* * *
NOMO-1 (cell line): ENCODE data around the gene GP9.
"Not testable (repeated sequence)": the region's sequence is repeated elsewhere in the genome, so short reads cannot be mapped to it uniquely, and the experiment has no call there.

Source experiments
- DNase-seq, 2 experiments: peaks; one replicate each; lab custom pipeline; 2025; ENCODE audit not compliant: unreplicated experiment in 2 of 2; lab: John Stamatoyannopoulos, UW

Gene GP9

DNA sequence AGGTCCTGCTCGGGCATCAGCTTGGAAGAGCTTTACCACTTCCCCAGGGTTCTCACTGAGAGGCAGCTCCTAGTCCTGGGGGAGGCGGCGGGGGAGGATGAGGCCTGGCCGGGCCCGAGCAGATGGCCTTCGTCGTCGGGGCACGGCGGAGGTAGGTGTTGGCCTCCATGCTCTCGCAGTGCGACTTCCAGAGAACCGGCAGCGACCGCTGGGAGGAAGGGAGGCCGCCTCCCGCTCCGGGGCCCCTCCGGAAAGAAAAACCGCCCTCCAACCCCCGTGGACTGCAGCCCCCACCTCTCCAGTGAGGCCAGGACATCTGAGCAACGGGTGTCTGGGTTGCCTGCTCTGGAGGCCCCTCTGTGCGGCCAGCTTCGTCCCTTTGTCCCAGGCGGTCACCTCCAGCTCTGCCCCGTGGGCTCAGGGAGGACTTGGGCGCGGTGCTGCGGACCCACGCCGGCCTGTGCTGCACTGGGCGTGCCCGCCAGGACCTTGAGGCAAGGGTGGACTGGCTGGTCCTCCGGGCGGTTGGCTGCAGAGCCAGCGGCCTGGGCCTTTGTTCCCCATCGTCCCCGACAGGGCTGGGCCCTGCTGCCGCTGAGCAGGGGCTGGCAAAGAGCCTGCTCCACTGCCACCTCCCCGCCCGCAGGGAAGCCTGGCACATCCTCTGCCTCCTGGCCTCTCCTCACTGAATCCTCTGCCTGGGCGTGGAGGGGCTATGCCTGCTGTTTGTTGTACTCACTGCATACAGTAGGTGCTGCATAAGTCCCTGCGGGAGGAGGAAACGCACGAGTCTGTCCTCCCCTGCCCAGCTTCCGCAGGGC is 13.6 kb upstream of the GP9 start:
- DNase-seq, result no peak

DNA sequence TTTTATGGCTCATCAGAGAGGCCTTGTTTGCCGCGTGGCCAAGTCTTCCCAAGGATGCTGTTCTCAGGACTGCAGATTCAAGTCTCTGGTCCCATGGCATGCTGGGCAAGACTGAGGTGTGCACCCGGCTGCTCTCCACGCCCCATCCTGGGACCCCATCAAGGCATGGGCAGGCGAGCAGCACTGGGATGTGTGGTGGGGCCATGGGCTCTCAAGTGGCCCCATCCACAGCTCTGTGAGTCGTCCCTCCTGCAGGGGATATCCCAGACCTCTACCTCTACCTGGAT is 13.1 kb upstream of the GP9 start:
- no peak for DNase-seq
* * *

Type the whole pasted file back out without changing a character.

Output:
NOMO-1 (cell line): ENCODE data around the gene GP9.
"Not testable (repeated sequence)": the region's sequence is repeated elsewhere in the genome, so short reads cannot be mapped to it uniquely, and the experiment has no call there.

Source experiments
- DNase-seq, 2 experiments: peaks; one replicate each; lab custom pipeline; 2025; ENCODE audit not compliant: unreplicated experiment in 2 of 2; lab: John Stamatoyannopoulos, UW

Gene GP9

DNA sequence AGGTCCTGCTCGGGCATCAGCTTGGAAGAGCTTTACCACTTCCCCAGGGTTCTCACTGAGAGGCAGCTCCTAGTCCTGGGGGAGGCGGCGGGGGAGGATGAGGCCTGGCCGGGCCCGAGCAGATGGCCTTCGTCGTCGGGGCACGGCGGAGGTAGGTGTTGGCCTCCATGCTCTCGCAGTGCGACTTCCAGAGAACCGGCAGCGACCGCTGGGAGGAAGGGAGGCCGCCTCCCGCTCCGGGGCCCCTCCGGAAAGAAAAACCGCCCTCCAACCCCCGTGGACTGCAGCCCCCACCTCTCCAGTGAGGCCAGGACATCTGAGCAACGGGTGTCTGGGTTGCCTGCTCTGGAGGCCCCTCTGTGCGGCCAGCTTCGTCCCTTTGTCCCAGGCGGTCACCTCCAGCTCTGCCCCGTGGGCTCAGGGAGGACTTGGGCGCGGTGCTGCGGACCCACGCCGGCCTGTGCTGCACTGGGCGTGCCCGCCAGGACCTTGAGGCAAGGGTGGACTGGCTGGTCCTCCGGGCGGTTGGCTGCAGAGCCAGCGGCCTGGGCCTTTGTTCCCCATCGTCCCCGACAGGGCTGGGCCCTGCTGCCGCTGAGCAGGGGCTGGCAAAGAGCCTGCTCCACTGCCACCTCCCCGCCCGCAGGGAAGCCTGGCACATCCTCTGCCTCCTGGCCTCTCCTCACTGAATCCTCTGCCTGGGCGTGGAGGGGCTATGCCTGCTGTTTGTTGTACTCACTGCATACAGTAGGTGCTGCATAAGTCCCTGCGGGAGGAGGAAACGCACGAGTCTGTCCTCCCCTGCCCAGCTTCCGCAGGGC is 13.6 kb upstream of the GP9 start:
- DNase-seq, result no peak

DNA sequence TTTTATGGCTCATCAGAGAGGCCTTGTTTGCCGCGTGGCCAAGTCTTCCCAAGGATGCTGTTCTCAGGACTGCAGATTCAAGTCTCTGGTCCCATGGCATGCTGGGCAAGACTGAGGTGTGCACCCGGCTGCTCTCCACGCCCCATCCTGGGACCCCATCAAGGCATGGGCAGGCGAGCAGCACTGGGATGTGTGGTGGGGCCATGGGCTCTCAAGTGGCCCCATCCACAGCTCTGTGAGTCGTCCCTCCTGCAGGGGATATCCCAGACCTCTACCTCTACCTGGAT is 13.1 kb upstream of the GP9 start:
- no peak for DNase-seq